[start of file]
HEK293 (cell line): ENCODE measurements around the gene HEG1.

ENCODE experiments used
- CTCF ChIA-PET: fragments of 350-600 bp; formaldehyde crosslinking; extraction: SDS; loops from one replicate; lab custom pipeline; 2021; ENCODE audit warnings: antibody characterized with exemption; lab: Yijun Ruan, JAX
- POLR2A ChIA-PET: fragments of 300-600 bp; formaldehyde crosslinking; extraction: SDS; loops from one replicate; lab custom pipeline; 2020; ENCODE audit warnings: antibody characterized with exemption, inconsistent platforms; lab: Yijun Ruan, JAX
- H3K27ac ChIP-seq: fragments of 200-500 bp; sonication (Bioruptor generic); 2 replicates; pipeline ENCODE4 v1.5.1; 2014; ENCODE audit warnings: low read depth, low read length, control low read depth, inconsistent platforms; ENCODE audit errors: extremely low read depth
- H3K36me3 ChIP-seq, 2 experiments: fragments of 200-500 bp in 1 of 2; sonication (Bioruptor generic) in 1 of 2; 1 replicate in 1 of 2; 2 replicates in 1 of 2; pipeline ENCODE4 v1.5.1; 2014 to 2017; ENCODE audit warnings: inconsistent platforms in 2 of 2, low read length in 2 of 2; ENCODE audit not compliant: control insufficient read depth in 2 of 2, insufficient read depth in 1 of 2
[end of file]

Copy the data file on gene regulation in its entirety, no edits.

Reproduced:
HEK293 (cell line): ENCODE measurements around the gene HEG1.

ENCODE experiments used
- CTCF ChIA-PET: fragments of 350-600 bp; formaldehyde crosslinking; extraction: SDS; loops from one replicate; lab custom pipeline; 2021; ENCODE audit warnings: antibody characterized with exemption; lab: Yijun Ruan, JAX
- POLR2A ChIA-PET: fragments of 300-600 bp; formaldehyde crosslinking; extraction: SDS; loops from one replicate; lab custom pipeline; 2020; ENCODE audit warnings: antibody characterized with exemption, inconsistent platforms; lab: Yijun Ruan, JAX
- H3K27ac ChIP-seq: fragments of 200-500 bp; sonication (Bioruptor generic); 2 replicates; pipeline ENCODE4 v1.5.1; 2014; ENCODE audit warnings: low read depth, low read length, control low read depth, inconsistent platforms; ENCODE audit errors: extremely low read depth
- H3K36me3 ChIP-seq, 2 experiments: fragments of 200-500 bp in 1 of 2; sonication (Bioruptor generic) in 1 of 2; 1 replicate in 1 of 2; 2 replicates in 1 of 2; pipeline ENCODE4 v1.5.1; 2014 to 2017; ENCODE audit warnings: inconsistent platforms in 2 of 2, low read length in 2 of 2; ENCODE audit not compliant: control insufficient read depth in 2 of 2, insufficient read depth in 1 of 2